Is Atom and Peewee too young to get scouted? Not the Right Question to Ask…
In today’s pro-orientated hockey world it has become an all too common occurrence for parents to be concerned with their child’s future hockey career at a young age. In this context, it is logical to wonder if players need to be scouted in Atom or Peewee.
By the time a player gets to their Bantam WHL Draft season or Midget Draft Season in the OHL, there are not a lot of mysteries out there for scouts in the top 100+ players. The fact is that most of those ‘elite’ players have been on the scouting radar since at least Pee Wee.
However, even with this fact in mind, I think that parents should direct their angst towards something more important, the real big picture issue, player development.
Now, that might sound like I’m avoiding the question of the day, but there isn’t enough ‘Big Picture’ thinking going on at any level. What I mean is that young players’ hockey development and future career is a marathon not a sprint.
Yes, there are scouts in the stands in Pee Wee from time to time and most scouts will have an idea of who the next generation of potential stars may be in Atom, but there are so many years still to come before Junior that being ‘seen’ shouldn’t be high on the list of priorities. And even if you weren’t one of those top 100+ previously identified players in Bantam, there is still up to 4 years to ‘get’ noticed before the NHL draft.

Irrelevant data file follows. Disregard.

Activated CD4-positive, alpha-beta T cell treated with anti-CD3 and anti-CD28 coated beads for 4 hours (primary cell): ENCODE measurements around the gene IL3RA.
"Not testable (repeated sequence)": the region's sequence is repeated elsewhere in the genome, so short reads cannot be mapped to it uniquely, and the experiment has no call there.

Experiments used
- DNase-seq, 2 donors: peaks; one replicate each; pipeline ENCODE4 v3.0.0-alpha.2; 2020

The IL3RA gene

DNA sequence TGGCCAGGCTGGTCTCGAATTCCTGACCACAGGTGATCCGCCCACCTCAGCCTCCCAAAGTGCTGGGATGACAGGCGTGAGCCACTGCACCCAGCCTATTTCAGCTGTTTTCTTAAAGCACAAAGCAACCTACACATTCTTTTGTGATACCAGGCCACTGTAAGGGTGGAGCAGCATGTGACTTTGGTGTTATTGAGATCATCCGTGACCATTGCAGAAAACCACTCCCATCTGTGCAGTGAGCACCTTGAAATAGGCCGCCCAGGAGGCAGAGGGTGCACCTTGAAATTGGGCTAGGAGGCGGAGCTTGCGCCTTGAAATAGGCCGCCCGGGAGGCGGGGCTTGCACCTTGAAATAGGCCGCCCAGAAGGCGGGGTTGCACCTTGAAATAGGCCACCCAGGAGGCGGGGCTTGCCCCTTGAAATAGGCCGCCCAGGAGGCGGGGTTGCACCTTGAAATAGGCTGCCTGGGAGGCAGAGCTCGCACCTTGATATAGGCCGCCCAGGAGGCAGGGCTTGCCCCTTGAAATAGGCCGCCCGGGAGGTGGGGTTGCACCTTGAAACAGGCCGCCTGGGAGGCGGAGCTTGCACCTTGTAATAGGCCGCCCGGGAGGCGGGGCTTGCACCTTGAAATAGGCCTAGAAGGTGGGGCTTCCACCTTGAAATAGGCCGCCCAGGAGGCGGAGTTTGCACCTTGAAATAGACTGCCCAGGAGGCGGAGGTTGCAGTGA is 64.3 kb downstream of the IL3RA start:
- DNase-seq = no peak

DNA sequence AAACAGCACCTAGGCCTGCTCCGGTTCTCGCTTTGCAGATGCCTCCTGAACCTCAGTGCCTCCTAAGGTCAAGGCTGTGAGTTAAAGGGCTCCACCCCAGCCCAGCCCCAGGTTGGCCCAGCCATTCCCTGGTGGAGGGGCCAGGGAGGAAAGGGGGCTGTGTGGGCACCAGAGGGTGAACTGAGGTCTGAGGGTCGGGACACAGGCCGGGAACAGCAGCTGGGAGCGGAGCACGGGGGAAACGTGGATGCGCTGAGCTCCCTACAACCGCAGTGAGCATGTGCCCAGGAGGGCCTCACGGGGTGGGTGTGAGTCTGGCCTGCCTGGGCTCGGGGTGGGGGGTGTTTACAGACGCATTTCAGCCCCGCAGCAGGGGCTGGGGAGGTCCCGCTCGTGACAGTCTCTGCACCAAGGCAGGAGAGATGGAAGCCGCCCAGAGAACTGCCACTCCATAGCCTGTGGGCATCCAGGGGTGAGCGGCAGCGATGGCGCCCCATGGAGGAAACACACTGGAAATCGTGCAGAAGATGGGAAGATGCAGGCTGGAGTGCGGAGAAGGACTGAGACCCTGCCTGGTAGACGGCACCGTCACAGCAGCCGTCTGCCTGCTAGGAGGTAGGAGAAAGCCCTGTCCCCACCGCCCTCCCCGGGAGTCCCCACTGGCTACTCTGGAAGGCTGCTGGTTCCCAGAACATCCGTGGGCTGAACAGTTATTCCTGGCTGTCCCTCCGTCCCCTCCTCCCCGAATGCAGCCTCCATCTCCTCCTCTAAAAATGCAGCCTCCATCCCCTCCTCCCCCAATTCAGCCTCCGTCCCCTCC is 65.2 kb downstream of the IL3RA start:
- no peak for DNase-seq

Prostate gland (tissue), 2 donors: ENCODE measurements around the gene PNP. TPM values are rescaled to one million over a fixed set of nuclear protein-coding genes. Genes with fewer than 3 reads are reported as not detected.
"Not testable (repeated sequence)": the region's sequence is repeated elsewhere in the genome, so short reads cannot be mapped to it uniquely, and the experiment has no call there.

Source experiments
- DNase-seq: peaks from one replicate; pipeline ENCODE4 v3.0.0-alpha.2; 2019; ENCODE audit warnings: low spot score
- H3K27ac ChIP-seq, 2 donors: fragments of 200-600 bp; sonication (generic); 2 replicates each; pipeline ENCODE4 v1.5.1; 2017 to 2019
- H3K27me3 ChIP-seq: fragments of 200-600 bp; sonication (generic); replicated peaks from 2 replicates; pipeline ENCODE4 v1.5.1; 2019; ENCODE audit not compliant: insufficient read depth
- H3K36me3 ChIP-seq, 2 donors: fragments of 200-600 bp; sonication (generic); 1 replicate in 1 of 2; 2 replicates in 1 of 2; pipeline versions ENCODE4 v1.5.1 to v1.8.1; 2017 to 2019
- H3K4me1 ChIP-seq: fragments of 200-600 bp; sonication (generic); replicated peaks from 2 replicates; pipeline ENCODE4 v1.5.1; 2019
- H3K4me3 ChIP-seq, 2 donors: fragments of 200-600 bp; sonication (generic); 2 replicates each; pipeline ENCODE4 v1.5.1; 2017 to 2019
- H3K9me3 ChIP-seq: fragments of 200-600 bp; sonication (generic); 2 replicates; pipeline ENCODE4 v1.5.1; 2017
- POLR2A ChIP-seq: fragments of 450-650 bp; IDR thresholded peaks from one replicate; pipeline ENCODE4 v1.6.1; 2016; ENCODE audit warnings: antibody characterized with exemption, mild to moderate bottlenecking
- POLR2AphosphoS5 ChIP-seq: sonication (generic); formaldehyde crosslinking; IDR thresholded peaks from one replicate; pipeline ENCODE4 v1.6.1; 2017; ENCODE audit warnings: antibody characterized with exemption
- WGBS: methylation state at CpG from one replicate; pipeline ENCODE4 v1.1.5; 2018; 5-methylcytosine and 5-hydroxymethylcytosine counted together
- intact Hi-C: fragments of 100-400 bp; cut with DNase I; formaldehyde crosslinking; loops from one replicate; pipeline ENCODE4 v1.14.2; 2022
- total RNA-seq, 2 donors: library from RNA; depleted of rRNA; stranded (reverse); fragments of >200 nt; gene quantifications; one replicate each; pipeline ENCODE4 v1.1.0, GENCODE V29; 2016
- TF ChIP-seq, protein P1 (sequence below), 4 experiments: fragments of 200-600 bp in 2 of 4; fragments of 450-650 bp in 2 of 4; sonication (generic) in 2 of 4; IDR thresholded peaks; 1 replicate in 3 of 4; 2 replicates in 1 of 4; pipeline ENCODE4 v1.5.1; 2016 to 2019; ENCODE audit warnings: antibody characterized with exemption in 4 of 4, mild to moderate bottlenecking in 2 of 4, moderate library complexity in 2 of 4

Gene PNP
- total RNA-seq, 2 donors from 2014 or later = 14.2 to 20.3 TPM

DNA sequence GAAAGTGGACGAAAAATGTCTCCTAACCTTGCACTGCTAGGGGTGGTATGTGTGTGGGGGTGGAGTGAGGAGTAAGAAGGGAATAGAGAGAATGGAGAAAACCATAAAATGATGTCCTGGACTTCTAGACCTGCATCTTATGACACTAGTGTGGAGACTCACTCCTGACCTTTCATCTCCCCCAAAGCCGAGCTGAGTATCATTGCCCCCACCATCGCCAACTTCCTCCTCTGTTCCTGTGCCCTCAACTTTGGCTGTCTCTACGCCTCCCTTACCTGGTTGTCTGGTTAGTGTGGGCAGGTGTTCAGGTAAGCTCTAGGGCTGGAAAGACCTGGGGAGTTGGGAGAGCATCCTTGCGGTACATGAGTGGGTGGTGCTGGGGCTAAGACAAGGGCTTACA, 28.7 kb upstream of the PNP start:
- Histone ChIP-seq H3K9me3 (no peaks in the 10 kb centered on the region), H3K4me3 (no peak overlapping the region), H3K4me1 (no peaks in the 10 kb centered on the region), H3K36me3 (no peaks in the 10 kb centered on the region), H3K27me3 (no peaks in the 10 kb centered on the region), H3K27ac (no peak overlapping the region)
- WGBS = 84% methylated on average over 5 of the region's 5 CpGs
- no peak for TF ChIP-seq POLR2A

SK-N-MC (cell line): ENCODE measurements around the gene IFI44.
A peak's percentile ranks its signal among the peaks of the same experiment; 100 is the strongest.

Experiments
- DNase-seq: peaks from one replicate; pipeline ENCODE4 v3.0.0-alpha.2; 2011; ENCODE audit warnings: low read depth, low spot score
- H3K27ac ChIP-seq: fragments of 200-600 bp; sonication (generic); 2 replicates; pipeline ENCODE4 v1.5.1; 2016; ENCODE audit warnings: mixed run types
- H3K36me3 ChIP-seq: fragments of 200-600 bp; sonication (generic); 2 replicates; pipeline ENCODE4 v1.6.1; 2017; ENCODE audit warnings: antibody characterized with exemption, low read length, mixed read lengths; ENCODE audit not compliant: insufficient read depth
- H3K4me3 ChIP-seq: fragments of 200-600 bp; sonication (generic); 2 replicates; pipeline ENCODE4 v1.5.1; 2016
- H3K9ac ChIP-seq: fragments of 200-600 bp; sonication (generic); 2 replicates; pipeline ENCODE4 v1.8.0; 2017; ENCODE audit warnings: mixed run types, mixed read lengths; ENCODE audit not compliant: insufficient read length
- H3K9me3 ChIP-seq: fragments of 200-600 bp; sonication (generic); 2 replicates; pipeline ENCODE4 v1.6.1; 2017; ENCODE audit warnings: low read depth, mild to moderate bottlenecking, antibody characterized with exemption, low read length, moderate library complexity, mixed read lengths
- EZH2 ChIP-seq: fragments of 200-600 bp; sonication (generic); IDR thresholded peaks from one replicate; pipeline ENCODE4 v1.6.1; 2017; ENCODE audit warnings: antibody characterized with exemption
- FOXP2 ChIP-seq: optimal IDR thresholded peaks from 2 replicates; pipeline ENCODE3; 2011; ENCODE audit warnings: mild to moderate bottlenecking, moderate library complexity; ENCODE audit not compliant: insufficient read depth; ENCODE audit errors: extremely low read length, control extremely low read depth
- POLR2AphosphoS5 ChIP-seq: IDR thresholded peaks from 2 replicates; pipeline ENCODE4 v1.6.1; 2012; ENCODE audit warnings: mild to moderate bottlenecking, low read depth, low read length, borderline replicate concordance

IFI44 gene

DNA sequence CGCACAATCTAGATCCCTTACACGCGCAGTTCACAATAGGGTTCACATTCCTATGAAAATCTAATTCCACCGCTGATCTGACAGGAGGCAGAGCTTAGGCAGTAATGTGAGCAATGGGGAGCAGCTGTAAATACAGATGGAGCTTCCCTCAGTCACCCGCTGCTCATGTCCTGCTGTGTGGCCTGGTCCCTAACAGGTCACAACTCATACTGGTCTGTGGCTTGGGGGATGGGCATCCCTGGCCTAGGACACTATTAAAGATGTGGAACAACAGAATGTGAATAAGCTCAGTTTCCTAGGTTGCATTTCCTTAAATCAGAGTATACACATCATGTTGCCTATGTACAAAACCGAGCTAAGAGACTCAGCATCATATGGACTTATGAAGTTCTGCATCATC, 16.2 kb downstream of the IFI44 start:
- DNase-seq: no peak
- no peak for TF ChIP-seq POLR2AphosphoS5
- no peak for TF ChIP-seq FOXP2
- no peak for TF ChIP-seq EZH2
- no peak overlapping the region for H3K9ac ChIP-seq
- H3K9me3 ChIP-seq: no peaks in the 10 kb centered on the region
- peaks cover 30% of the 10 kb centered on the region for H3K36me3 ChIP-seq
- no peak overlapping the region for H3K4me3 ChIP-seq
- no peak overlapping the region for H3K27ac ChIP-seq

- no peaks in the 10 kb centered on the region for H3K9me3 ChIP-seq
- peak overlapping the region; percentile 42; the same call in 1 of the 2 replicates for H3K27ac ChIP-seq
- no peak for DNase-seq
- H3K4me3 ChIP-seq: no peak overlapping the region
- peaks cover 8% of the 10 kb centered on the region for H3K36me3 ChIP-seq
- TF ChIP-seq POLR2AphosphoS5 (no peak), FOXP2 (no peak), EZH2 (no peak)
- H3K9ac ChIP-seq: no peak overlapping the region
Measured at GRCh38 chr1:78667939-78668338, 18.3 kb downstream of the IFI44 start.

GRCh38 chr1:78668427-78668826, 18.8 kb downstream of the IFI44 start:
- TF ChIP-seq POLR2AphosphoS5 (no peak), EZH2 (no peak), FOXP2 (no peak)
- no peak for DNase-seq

Look at the realistic timescale for an Atom Player moving on to being a 1st year Peewee. He has 2 years of Pee Wee and then 2 full years of Bantam before the Bantam Draft in the WHL, that’s 4 years in total (5 years in the OHL). There is so much growing and skills development in this 48+ Month time scale that it’s a waste of time for scouts to spend a lot of resources on in-depth scouting in Atom or Pee Wee. Taking things one step further, post WHL draft, players still have 1 full year of Midget hockey and for 95% of players, 2 full years of Midget hockey development before they are able to even play at the Junior level, let alone be impact junior players. Then it is 2 more years before the NHL Draft and most likely 2-3 years before a player can skate a shift of professional hockey at any level, even the minors.
So we are talking 8-9 years before your son is potentially ready to suit up and earn a pay cheque. How well he develops in those intervening years is really the most important part of the equation.
Playing in well attended international Atom or Pee Wee tournaments may gain your son early exposure, but the time, effort and hard work he puts in during the coming years will dictate his future success or failure, not whether the ‘right’ scout saw him when he was 12 years old.